The reason that giving the token too much permission is so risky is at the moment, this authentication is passed to the runner to join it to GitHub and is stored as a secret in the namespace of the controller.

Authentication is changing to just-in-time authentication soon (link), but until we’re all there, this is something to be aware of.

Another important note, this authentication is NOT what GitHub Actions use at runtime. That automatic token used by a running job is unique to each time the job is run. It is granted permissions by the workflow file and the defaults are governed by repo/org policy. You can read more about that token in the docs.


Here’s what multi-tenancy for actions-runner-controller looks like in practice. It’s designed for convenience more than security outright. This is still amazing in that by providing compute to teams, you can provide that insight and (some) governance to the supply chain of your end product (software). Going back to my bias we started with:

✨ Reducing user friction reduction improves security posture. ✨

The cluster provides hardware management, ingress/egress controls, log forwarding, other node security settings, perhaps a shared private registry, and other resources as needed. Namespaces provide resource quotas, secrets (not in lieu of an external secret manager), and network/pod admission policies. I tend to recommend one namespace for ARC per organization in GitHub as a starting point, as one namespace can hold multiple deployments, but this really depends on your company and the requested workloads more than anything else.

A deployment will control the scope (who can use it - repo/org/enterprise) and a lot more about that particular type of runner. Common settings here include which image to use and what, if any, shared mounts to set up. It also controls horizontal scaling (how many runners to have) and vertical scaling (resource requests and limits).

See how there’s no production workloads such as an application or other non-CI jobs here? That’s no accident. Even with all the guidelines and isolation, I have a hard time trying to save a few dollars (and a little incremental extra time) for another cluster so that we can have 💍 One Cluster To Rule Them All 💍

slide-22 Pictured, a 100% factual photograph of an institutionally important and totally untouchable team being told they can’t have root access in production (real citation3)

Sometimes, developer empowerment comes in the form of “no, and here’s how I’ll help you do this better” – a mentality shift for all teams involved.

Since so much depends on it, let’s talk about designing and building your runner image(s) as a secure part of your software supply chain.

Pod images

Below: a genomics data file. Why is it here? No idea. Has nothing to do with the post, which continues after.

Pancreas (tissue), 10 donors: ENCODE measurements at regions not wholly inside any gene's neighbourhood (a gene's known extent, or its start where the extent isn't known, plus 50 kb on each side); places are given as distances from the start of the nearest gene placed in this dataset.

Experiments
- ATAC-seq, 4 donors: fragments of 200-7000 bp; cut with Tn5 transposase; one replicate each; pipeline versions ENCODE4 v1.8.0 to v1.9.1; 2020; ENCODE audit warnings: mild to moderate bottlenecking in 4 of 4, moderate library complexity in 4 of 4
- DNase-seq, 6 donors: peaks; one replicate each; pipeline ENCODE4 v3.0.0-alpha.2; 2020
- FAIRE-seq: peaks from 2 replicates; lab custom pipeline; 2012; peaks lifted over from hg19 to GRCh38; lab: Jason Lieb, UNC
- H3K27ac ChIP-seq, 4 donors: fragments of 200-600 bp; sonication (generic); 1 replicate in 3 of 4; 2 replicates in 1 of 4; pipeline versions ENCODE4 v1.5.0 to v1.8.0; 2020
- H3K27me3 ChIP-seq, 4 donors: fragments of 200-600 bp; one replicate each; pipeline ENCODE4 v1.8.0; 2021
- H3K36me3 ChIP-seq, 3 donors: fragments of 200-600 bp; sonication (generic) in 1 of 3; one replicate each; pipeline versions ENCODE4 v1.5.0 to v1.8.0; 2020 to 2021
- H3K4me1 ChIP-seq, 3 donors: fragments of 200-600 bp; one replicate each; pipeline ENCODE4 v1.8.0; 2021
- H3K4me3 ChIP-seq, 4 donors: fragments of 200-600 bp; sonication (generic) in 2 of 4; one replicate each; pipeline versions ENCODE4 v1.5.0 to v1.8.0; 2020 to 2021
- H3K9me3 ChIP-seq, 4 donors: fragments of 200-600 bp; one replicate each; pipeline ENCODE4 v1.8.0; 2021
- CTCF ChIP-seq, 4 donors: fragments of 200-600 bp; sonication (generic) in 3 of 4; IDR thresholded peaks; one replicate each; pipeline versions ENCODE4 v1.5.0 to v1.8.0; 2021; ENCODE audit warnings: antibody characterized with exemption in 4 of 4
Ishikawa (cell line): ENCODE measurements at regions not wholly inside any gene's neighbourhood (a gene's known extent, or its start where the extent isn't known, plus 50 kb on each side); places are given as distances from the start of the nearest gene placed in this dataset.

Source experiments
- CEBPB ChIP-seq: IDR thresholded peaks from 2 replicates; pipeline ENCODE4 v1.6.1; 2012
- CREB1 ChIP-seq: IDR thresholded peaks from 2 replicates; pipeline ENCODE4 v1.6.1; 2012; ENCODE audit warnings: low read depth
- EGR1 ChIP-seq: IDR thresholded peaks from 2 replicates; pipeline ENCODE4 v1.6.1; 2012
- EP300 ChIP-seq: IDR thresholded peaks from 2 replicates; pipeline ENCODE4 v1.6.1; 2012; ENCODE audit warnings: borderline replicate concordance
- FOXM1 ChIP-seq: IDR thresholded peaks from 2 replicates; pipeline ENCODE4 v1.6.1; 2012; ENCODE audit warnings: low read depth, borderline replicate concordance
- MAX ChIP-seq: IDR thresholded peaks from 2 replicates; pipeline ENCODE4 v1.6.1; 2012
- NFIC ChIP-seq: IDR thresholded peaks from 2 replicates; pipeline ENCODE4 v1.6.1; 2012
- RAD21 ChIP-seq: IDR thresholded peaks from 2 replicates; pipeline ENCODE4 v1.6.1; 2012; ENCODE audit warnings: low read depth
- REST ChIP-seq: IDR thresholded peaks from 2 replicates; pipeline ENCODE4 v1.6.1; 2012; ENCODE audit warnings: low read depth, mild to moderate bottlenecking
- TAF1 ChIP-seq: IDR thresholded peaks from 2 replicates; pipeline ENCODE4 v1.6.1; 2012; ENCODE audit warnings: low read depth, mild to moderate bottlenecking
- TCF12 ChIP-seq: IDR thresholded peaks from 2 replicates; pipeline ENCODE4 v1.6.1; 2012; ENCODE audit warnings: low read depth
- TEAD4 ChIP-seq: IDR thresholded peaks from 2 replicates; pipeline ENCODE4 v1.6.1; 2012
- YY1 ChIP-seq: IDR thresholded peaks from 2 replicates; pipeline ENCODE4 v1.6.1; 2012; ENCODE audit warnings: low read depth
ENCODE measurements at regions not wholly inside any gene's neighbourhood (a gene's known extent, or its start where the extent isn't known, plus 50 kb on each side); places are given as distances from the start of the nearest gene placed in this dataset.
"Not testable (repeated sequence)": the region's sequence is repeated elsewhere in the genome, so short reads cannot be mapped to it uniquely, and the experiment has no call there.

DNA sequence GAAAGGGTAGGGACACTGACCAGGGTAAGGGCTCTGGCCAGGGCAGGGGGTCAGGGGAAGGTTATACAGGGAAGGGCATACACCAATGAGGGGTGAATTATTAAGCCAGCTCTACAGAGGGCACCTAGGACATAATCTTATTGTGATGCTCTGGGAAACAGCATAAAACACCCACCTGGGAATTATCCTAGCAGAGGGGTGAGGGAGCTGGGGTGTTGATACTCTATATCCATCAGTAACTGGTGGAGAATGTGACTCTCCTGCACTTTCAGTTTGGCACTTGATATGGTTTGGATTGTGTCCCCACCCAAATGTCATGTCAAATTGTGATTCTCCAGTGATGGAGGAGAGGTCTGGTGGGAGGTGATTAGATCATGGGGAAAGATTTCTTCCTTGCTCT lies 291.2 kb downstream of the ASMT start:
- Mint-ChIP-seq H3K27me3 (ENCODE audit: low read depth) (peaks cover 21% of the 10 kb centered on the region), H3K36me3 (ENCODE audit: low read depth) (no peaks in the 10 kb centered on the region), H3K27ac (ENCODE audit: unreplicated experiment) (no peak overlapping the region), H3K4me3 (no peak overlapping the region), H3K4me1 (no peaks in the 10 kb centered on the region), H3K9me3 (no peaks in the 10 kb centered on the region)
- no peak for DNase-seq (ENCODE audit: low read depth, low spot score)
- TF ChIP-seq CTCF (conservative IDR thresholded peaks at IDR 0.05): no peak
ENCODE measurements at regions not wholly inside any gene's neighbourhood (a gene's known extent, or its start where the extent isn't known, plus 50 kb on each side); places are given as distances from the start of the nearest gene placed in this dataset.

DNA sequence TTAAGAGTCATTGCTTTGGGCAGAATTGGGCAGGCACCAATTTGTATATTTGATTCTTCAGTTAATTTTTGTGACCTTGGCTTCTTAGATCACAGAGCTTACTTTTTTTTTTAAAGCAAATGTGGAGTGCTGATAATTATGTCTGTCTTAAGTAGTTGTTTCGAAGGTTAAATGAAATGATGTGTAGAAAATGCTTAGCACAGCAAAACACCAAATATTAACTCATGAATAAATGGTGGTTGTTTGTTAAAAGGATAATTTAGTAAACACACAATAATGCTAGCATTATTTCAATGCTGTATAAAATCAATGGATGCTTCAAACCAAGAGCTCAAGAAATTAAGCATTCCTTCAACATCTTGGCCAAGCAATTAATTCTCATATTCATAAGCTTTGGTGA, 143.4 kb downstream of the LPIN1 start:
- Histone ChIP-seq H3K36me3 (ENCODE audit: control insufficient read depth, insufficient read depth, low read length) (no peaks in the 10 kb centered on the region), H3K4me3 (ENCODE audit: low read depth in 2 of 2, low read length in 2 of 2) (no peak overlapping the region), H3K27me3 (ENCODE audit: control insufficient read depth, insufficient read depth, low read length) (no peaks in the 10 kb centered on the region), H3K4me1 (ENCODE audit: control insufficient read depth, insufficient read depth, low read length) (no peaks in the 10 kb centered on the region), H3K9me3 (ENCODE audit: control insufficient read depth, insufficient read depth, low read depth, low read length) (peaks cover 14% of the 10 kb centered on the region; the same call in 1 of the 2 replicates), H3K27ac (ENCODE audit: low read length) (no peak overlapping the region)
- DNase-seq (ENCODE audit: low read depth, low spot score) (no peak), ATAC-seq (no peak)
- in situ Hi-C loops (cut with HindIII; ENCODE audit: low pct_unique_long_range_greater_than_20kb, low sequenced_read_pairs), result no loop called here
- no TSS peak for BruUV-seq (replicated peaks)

As we started with, most users build their own runner images. A typical image will usually be based off a broad OS tag, such as ubuntu:22.04 or ubi:8.7. This is a derivation from best practice, where you base off a very specific tag. It ends up not being as much of a problem in this use case, though. The “base” software is updated for you beforehand, so you don’t bloat your image up with apt update and then trying to clean the cache to save some space during build for routine rebuilds. “Yum update”, et al, doesn’t usually break stuff (but you should have acceptance testing on new images anyways).

Next is user account set up, things like adding a user to run as, perhaps granting it additional groups (such as docker) or sudo privileges. Big red flag if there’s no user account setup – friends don’t let friends run as root.

Next is setup for the runner agent and any dependencies the users need. Sometimes, logging scripts (example) or other scripts are copied in. Configuration files to use with your internal registries, etc., are also common.

Sounds a lot like a VM, doesn’t it? I’ve found it common for teams to start by “rebuilding” or making their current VM infrastructure in a container. I’m not convinced this is awful because they’re still gaining the hardware/cost efficiency benefits over VMs immediately. As teams have bandwidth to work down on vulnerabilities (that were likely there in the VMs anyways), it encourages removing things not needed – reducing attack surface and making more of a traditional “single purpose” container.

The patterns here are weird because the “single purpose” of this container is making increasingly “generic” other things – it’s pretty hard to fit it into the “discrete container does X and only X” pattern. Over time, I’ve found that teams move this way anyways.